Amherst News-Times, 1997-07-30
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—— Donor program nets award — Page 5 School reform masks low cash — Pi Amherst News-Time < 3 T < X 3> M r Wodnosday. July 30. 1997 Amherst. Ohio City council hires lawyers to fight own law director in court hearing by GLEN MILLER News-Times reporter City council members and administrators have hired three law firms to represent them in the lawsuit filed against them by city law director Alan Anderson. Anderson is seeking an injunction against council, mayor John Hig- gins, treasurer Kathleen Litkovitz and auditor John Dunn to prevent them from contracting with the Cleveland law firm of Squire, Sanders & Dempsey as bond counsel. Because Amherst is a statutory city, Anderson contends only he has the authority to select a bond counsel to handle the sale Of $500,000 in bonds for renovation of city hall. Council and city officials claim they have the right because Anderson has no experience in dealing with bond counselors. In addition, the city previously has contracted with Squire, Sanders & Dempsey for bond counsel services. With the exception of council member Bob Sisler and Dunn, city officials have hired the Elyria law firm of McCray, Muzilla, Smith and Betleski to represent them during an Aug. 22 hearing in Lorain County Common Pleas Court. Sisler has hired Elyria attorney Chris Rothgery and Dunn has retained assistant city law director Steven List Council members formally approved hiring McCray, Muzilla, Smith and Betleski during Monday night's finance and council meetings. As approved on emergency, the ordinance allows it to spend up to $10,000. Any further expense will require additional council action, Higgins explained. Anderson surprised council Monday when he announced he is suing council as a group, not as individuals as he originally had intended. A hearing originally was to be held before judge Kosma Glavas July 25 but was rescheduled because city officials .were not served with copies of the suit until July 23, according to Higgins. The city officials' respective attorneys requested the delay because they want more time to review the suit and plan their cases, he explained. CONTINUED on page 3 Schools to skip expansion levy and ask voters for PI approval by GLEN MILLER News-Times reporter School district voters won't sec a second attempt to raise money for school expansion and renovation on the November ballot. Instead, they will vote on the school district's two-mill permanent improvement levy on the Nov. 4 general election ballot. Voters earlier this year re- jectcda request for approval of a 3.954 bond issue for additional classrooms and renovations. The school board decided Monday to delay a second attempt to pass the bond issue until sometime in 1998. Based on discussions with the board, superintendent Howard Dulmage said it is more important to renew a two-mill permanent improvement levy. Passed in 1992, the five-year levy generates $450,000 a year needed to maintain the school district's five schools and fleet of school buses. Despite a booming national economy, Dulmage said the board doesn't think voters are likely to be receptive to two school issues on the same ballot. The bond issue was defeated during the May primary by nearly a 3-to-l margin. It would have raised $16.7 million for the construction of new classrooms and other facilities needed to eliminate overcrowding in the schools. "We feel putting two issues on the ballot just wouldn't be justified or prudent at this time," Dulmage explained. "The time is just not right given what's happening with the local economy." The September closing of a portion of the Ford Motor Com pany assembly plant in Lorain is likely to have a detrimental effect on the economy and the opinions of voters, he added. 'There's a lot of questions and uncertainty in people's minds about what is going to happen," Dulmage said. "The van plant (in Avon Lake) is not affected, but questions remain about it, too." Dulmage said the board has not decided when it will make a second attempt to pass the bond issue, although it will be in 1998. Dulmage said renewal of the two-mill levy will not increase taxes but will provide enough money to buy at least two new school buses yearly and finish the replacement of heating and air conditioning units at Harris Elementary and Nord Junior High schools. Five units need to be replaced. In addition, federal environmental regulations require an 8,000 gallon gas tank for school buses at the Washington Street bus garage to be replaced with a new tank. "It's an expensive replacement, but the EPA says we have to meet new regulations," Dulmage said. None of the funds can be used for administrative or teacher salaries. "We have a good record of maintaining the buildings we have. We cannot let our buildings deteriorate," he added. In the meantime, Dulmage said school administrators will closely watch increasing school enrollment and class size. Nearly 3.700 students were enrolled last year and at least 115 additional students are expected to enter the school district in late August. Hot dog singers They look tentative about the whole thing but either of these young ladies could someday have a $20,000 college scho larship based on their ability to sing the Oscar Mayer wiener song or bologna jingle. About 50 kids turned out in the parking lot of the Rini Rego store to try their hand at the microphone. The wienermobile has been traveling throughout the United States this summer in hopes of finding the next star to grace the Oscar Mayer commercial. Some read of it,-others live history A good skirmish in old-time outfits is what they look for by NITA OFFINEER Matt Maple Competition in , 36, is involved in the Camp Sherman Skirmish Chillicothe last year News-Times correspondent Some people read, study and watch movies about history; others live it. While not giving up the comforts and luxuries of modern-day conveniences such as grocery stores and penicillin, some Amherst residents practice the art of preserving history in an unusual way. These people target-shoot in local and national competitions using original and reproduction guns from the Civil War era. They include Matt Maple, 36, an engineer at the Cleveland Engine Plant, and Craig Sutorius, a history teacher at Nord Junior High School. Maple and Sutorius are members of the 110th Ohio Voluntary Infantry Group based out of Dayton, which is part ot the North-South Skinnish Association. As participants, they are required to wear authentic-looking uniforms, some with original items, and with clothing and equipment which they made themselves, including leather goods and hats. "Many guys reveal hidden talents of designing and sewing parts of their uniforms," Maple explained adding, "Many are Civil War buffs and collectors of the equipment, as well." Maple has been with the North- South Skirmish Association for almost six years. His father was a "skirmisher" in the late 1950s to 1964, which was how Maple was introduced to the shooting of Civil War era guns. "Wc went camping with and were taken all over the place with my dad. I wanted to sec why my dad did it (shooting)," Maple said. "The whole thing originally got started in 1950," Maple continued. 'At the last Confederate Veterans reunion, two men decided to do a demonstration with Civil War rifles. Two teams with five guys each shot at breakable targets. It was so much fun, it just caught on." Now, most events have teams of eight people that shoot at 16 targets from either 50 or 100 yards away. Sutorius explained that from 300 yards a man is the same size as a clay pigeon is from 50 yards. The winner is the individual or team that completely shoots out their designated targets in the shortest amount of time. Different types of guns are used, some authentic, some reproduced, such as muskets and carbines. Breech-loading, which is frohi the back of a gun, and front muzzle-loading techniques are used at different times during the competitions. CONTINUED on page 3 I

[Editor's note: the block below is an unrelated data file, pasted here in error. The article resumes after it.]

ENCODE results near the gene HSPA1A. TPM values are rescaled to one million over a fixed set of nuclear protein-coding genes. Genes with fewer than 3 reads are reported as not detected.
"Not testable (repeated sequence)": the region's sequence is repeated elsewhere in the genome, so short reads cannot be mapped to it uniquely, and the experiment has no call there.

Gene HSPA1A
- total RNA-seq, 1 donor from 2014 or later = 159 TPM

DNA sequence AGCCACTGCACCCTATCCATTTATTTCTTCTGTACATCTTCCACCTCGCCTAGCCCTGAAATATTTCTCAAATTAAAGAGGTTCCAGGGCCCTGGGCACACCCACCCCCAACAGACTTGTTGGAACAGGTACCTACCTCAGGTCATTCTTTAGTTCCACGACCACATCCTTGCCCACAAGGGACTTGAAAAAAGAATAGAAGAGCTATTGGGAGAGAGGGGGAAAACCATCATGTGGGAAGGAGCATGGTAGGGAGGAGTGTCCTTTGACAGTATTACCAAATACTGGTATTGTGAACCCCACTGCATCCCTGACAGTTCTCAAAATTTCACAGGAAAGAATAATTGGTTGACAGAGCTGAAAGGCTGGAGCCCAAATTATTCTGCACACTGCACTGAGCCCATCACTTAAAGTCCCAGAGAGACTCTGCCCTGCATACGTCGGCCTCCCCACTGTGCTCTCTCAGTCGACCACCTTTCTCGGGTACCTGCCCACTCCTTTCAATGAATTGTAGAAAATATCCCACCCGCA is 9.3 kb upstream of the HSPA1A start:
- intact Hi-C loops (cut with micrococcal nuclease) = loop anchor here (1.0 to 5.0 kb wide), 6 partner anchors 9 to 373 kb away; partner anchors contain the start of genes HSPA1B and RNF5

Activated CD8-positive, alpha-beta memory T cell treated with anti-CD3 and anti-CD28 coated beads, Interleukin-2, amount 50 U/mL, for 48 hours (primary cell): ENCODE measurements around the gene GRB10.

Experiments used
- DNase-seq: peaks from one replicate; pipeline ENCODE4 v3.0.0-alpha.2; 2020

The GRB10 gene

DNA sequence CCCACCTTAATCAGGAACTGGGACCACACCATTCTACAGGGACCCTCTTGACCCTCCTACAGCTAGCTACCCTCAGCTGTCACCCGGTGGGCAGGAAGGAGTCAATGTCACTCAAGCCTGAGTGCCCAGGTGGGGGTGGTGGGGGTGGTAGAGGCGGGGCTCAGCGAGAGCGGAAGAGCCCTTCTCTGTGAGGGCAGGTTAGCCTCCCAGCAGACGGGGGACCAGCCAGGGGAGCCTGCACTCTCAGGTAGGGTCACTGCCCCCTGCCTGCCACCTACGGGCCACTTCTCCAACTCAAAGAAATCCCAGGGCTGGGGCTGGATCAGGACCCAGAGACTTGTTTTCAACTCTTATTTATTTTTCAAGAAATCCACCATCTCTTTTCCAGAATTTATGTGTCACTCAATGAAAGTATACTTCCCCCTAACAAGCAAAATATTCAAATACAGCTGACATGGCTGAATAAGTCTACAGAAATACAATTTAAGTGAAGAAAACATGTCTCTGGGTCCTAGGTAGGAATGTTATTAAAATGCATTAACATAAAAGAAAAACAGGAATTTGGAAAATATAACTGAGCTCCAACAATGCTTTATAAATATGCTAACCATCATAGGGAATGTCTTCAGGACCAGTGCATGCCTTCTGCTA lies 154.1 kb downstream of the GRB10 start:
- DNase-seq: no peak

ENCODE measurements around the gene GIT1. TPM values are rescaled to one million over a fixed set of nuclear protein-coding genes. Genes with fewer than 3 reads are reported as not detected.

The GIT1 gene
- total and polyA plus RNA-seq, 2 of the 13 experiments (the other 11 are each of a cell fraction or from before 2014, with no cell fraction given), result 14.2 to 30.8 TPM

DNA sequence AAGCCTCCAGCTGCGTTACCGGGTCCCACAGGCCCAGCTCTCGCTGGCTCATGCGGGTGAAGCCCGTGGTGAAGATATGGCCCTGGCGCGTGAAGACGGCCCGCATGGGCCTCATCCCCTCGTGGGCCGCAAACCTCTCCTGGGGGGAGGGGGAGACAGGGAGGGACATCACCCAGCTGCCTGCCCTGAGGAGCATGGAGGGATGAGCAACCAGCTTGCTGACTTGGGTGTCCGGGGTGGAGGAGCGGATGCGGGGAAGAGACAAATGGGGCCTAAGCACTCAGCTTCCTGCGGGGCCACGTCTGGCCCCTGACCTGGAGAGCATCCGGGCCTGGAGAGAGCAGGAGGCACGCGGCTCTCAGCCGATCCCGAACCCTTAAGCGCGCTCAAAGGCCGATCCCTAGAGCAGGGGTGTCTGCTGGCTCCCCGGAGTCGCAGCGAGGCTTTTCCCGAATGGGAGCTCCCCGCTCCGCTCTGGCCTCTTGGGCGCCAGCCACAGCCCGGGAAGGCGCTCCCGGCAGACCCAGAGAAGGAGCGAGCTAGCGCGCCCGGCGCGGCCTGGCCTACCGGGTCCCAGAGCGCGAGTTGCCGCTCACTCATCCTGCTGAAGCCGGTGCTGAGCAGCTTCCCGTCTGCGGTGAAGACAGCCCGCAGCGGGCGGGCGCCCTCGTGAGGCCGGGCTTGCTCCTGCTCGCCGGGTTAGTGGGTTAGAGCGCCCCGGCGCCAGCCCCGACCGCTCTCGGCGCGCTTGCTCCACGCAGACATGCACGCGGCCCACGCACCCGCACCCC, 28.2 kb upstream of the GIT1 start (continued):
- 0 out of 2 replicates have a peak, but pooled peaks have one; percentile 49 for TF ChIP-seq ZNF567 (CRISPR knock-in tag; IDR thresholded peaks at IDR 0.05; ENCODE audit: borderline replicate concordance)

|Title||Amherst News-Times, 1997-07-30|
|Date of Original||30-JUL-1997|
|Submitting Institution||Ohio Historical Society|